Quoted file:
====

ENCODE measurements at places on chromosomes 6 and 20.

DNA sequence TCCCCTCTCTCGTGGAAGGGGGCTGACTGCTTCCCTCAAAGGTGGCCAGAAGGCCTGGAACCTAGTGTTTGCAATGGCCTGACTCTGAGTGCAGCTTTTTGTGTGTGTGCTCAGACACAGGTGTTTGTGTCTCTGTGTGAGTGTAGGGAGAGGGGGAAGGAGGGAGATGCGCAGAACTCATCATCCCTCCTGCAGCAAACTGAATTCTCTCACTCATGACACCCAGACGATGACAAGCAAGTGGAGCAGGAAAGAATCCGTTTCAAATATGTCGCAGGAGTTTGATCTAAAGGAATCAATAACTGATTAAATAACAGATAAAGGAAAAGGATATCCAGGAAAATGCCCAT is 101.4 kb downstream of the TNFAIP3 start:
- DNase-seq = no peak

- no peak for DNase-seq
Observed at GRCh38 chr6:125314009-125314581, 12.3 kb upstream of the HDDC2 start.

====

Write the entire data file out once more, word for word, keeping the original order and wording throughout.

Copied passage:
ENCODE measurements at places on chromosomes 6 and 20.

DNA sequence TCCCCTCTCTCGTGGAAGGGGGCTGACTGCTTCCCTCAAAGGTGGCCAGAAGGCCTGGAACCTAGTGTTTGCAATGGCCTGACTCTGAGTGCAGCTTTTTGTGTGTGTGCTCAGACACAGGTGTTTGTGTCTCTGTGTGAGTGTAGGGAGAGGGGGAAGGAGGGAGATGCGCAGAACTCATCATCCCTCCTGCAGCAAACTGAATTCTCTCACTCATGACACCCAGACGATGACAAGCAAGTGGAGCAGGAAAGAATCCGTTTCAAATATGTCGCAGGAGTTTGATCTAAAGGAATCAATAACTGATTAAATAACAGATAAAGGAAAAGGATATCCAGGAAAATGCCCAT is 101.4 kb downstream of the TNFAIP3 start:
- DNase-seq = no peak

- no peak for DNase-seq
Observed at GRCh38 chr6:125314009-125314581, 12.3 kb upstream of the HDDC2 start.